The decision follows closely behind the Provincial Government’s reformative — albeit controversial — Bill 23, in a move that will drastically expedite the process of gentle intensification in the areas of the city zoned until now to accommodate only single-family homes.
Toronto City Council has taken a significant step towards the future of housing in this city, voting in support of Official Plan and Zoning Bylaw amendments that will permit the creation of multiplexes across the city.
Colloquially known as the ‘yellowbelt’, the vast majority of land in Toronto falls within the restrictive zoning designation of Neighbourhood Areas, which appear in yellow on the City’s zoning map. Among the suite of limitations that all buildings within these areas are subject to, the most impactful, arguably, has been the permission of only a single dwelling per lot.
More recently, a number of exceptions have been granted, like laneway houses and garden suites, but any efforts to deliver a meaningful boost in density within the yellowbelt have been forced to go through the prolonged bureaucratic process of gaining rezoning approval. With the recent decision from City Council, this arduous requirement will be lifted for the first time, creating a dramatically more direct route for property owners to intensify their land within the yellowbelt by only requiring plans to be approved for building permits.
Taking a closer look at the rationale behind this landmark decision, the associated Official Plan Amendment offers the context to support the implementation of the new policy. The following passage is taken directly from the Official Plan Amendment document.
“Low-rise residential buildings that contain more than one unit make more efficient use of land, and provide more ground-related housing choices for all residents at all stages of their lives, supporting the vitality of the city's Neighbourhoods. Multiplexes – residential buildings containing up to four units – can deliver additional dwellings while integrating with the general physical scale and development patterns of the neighbourhood. To accommodate the modest intensification needed to house more people, regulations for multiplexes may differ from single-unit buildings to ensure efficient and livable homes for Toronto's residents.”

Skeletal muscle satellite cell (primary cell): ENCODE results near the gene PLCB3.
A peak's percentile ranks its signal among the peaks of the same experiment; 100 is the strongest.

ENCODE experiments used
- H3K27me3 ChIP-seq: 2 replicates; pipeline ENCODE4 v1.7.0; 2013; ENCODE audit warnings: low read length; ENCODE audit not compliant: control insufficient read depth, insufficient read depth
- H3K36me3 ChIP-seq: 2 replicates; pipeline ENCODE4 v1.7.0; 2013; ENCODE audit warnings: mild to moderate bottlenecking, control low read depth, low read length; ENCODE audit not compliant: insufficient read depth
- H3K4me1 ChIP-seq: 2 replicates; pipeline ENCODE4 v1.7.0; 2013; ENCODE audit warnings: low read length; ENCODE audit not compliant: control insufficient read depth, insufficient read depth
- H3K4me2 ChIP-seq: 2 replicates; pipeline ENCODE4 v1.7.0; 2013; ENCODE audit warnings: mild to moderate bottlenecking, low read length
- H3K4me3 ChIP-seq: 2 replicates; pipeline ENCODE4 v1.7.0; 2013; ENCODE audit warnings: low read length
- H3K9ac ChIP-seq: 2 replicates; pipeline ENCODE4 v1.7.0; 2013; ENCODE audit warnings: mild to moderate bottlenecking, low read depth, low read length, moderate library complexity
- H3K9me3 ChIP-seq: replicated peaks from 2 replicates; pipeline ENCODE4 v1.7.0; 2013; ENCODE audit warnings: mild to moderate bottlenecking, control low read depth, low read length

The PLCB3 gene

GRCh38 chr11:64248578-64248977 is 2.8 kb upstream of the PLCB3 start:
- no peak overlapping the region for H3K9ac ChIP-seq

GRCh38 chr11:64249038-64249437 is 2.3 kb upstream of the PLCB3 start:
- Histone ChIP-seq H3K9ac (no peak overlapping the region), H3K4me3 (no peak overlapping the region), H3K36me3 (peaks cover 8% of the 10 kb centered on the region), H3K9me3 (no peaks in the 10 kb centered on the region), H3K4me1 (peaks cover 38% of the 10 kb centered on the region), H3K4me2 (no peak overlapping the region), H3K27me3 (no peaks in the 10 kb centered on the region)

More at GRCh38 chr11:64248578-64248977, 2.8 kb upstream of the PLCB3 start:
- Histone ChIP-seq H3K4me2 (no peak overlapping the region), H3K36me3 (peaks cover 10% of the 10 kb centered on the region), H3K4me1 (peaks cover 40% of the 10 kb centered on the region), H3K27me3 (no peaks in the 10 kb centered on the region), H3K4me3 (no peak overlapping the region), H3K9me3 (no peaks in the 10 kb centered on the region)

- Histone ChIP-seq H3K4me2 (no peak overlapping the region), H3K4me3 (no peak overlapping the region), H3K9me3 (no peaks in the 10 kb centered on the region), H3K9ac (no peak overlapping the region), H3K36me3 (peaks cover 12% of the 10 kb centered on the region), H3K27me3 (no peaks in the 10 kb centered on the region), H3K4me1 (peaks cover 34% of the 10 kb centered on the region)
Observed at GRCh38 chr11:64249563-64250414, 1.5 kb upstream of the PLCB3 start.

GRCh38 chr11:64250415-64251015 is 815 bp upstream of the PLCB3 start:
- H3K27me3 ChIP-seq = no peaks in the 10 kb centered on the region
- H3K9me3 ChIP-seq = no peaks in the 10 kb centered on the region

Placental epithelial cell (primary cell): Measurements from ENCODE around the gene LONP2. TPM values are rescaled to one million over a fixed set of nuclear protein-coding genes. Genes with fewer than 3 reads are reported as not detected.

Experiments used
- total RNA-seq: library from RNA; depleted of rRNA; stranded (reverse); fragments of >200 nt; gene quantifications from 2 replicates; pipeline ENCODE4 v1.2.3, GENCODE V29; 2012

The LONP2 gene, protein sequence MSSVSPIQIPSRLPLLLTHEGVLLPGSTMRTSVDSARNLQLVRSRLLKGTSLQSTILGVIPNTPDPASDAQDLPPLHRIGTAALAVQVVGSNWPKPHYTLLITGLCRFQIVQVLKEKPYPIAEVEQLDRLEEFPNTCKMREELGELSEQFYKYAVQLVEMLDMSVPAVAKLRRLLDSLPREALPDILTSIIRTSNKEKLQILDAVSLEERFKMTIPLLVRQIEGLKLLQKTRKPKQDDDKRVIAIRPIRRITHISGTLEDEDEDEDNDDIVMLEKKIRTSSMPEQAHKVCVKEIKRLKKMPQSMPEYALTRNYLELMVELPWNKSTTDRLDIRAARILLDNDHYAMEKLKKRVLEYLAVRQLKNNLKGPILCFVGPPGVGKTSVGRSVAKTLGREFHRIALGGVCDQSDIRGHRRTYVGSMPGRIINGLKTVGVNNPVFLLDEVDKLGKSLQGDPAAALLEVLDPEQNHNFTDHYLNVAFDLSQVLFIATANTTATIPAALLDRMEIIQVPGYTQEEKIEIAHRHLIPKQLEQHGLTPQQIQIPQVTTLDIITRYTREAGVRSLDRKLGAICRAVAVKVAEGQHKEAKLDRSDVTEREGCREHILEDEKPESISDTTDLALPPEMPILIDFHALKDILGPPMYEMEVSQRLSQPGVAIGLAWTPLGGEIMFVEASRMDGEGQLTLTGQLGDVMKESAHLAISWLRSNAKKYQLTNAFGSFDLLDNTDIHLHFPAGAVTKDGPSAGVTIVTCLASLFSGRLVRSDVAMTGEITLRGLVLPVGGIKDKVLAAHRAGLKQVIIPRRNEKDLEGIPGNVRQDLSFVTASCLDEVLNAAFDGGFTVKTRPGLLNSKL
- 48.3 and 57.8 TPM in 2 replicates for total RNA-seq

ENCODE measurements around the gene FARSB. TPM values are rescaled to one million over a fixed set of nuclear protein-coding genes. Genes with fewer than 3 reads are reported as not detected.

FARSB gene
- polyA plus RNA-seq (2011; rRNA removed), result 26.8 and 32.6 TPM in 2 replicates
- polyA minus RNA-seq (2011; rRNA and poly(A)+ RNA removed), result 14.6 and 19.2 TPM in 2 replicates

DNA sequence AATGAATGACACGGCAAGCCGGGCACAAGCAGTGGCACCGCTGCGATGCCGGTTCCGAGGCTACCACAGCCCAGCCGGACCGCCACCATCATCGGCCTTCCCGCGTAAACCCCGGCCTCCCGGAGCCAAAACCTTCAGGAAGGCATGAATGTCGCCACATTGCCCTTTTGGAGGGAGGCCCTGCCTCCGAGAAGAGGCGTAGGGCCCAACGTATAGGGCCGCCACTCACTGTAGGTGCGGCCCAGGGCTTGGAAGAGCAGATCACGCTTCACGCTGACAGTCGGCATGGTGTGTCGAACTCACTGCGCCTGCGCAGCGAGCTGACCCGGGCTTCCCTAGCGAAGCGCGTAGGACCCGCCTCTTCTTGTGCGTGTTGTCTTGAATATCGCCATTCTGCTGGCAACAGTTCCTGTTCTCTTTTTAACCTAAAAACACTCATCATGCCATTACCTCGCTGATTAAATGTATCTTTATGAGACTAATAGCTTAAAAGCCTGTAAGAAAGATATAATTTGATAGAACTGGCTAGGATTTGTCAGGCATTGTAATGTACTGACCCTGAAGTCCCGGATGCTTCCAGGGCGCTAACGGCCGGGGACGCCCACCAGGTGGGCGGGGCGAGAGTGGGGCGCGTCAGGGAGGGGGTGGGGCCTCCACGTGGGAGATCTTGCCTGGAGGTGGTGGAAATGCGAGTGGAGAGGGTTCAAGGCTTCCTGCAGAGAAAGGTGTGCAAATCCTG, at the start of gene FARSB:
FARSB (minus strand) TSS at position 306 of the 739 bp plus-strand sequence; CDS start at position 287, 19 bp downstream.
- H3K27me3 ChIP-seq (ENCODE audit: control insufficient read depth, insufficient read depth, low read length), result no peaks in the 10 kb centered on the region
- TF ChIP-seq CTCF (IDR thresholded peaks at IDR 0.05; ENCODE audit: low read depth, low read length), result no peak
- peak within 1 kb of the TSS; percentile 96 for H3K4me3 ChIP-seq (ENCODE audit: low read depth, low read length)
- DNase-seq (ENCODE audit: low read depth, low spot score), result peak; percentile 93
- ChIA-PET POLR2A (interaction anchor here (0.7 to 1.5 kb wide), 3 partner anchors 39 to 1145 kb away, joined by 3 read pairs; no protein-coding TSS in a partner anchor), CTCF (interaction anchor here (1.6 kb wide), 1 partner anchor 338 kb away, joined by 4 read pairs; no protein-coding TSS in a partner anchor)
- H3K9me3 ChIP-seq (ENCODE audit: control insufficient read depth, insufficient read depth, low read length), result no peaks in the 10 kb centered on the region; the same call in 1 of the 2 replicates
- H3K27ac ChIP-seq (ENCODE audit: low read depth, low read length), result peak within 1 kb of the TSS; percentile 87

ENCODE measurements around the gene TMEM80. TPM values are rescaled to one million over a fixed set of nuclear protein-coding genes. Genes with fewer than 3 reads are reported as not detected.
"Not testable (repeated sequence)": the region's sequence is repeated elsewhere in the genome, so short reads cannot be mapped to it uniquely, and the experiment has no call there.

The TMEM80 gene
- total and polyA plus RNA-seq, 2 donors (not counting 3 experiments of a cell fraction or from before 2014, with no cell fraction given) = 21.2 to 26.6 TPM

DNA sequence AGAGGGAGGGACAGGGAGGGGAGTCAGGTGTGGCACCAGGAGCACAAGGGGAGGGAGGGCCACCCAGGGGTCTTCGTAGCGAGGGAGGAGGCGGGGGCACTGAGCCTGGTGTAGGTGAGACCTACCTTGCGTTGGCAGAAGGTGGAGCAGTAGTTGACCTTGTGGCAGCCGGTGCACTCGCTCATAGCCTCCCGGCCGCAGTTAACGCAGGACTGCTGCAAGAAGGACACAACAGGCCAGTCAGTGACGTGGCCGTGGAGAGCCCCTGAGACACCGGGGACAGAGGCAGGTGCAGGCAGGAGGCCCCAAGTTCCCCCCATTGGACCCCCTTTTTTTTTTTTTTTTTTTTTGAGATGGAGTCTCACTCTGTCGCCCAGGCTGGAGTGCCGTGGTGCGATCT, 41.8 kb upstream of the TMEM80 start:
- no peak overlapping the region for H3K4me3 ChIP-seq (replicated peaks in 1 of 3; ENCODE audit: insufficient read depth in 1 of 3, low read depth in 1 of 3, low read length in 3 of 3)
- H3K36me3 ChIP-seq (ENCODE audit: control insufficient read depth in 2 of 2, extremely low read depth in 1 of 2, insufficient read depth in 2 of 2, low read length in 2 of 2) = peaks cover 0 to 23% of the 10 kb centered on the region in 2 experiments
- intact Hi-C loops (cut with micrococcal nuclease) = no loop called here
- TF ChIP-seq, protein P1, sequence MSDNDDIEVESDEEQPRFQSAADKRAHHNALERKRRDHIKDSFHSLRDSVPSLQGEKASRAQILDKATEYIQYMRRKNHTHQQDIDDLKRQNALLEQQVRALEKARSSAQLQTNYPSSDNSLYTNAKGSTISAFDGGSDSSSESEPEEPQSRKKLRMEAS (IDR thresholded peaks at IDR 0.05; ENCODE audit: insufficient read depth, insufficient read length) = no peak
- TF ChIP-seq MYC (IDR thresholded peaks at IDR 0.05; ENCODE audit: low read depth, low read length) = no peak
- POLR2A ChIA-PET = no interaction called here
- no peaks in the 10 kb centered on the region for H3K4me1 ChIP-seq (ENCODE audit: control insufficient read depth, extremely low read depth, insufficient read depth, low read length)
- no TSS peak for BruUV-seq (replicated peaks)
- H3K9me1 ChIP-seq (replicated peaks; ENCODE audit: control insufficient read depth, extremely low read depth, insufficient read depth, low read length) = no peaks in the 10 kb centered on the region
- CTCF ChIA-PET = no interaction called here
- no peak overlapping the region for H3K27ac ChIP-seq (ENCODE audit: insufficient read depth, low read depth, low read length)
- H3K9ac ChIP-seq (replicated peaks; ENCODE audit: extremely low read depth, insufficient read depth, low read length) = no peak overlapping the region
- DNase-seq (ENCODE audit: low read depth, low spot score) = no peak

Support for the decision was hardly unanimous, however, with a number of councillors representing Toronto’s peripheral wards expressing concern for the impacts of increased density on the character of local communities. These concerns culminated in a motion from Councillor Stephen Holyday to refer the decision to a later meeting, on the grounds that the proposed amendment should be refined to limit the allowance of multiplexes to main streets; the motion was ultimately unsuccessful though, losing the vote 18 to 7.
Along with the permission for up to four dwelling units per property, a number of other changes were passed that include studies to 1) monitor how the new rules affect tree canopy and other greenery, 2) the feasibility of incentivizing affordable units within multiplexes, 3) monitoring the affect of the new housing on schools managed by the Toronto District School Board and Toronto Catholic District School Board.
With the passage of the Official Plan and Zoning Bylaw amendments, Toronto’s restrictive zoning is slated to see the largest reform in recent history. While only time will reveal the impact of this significant opening up of the yellowbelt, the move creates countless opportunities to deliver additional housing for a City suffering from an acute shortage that until now has been restricted to mostly mid- and high-rise new developments along the Avenues and in high-density nodes.
While Toronto's population has never stopped growing on an overall basis, its yellowbelt areas have been seeing population declines over recent decades, leading to closed schools or closed classrooms, along with declines in transit ridership and bus service in single-family home neighbourhoods. The decision could stabilize these areas again, bringing in new families where the infrastructure to support them already exists and/or could be reactivated. Housing demand, meanwhile, is so high that the development of new mid- and high-rise residential buildings is unlikely to see much or any decline. Still, with more flexibility on density in Toronto’s vast expanse of 'yellowbelt' Neighbourhood Areas, the relaxed regulations could play a key role in reducing the urgent unmet demand for housing.
Originally Published May 11, 2023 - Urbantoronto.ca